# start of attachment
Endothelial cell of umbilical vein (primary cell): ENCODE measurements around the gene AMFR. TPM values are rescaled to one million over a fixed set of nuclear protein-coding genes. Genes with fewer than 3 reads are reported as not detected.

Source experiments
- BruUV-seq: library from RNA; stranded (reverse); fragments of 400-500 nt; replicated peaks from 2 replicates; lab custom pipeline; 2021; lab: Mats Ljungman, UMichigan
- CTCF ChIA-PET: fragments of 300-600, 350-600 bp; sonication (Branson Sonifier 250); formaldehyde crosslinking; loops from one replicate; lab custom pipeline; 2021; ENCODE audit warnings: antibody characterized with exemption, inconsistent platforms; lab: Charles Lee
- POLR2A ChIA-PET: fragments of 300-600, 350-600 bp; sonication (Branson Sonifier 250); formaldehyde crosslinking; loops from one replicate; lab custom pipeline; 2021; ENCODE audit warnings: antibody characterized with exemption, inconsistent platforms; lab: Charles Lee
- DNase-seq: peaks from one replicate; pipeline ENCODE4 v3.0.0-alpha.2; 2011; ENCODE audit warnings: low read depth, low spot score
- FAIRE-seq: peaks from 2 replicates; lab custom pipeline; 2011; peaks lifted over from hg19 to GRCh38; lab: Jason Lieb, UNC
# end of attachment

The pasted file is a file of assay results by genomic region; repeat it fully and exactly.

Endothelial cell of umbilical vein (primary cell): ENCODE measurements around the gene AMFR. TPM values are rescaled to one million over a fixed set of nuclear protein-coding genes. Genes with fewer than 3 reads are reported as not detected.

Source experiments
- BruUV-seq: library from RNA; stranded (reverse); fragments of 400-500 nt; replicated peaks from 2 replicates; lab custom pipeline; 2021; lab: Mats Ljungman, UMichigan
- CTCF ChIA-PET: fragments of 300-600, 350-600 bp; sonication (Branson Sonifier 250); formaldehyde crosslinking; loops from one replicate; lab custom pipeline; 2021; ENCODE audit warnings: antibody characterized with exemption, inconsistent platforms; lab: Charles Lee
- POLR2A ChIA-PET: fragments of 300-600, 350-600 bp; sonication (Branson Sonifier 250); formaldehyde crosslinking; loops from one replicate; lab custom pipeline; 2021; ENCODE audit warnings: antibody characterized with exemption, inconsistent platforms; lab: Charles Lee
- DNase-seq: peaks from one replicate; pipeline ENCODE4 v3.0.0-alpha.2; 2011; ENCODE audit warnings: low read depth, low spot score
- FAIRE-seq: peaks from 2 replicates; lab custom pipeline; 2011; peaks lifted over from hg19 to GRCh38; lab: Jason Lieb, UNC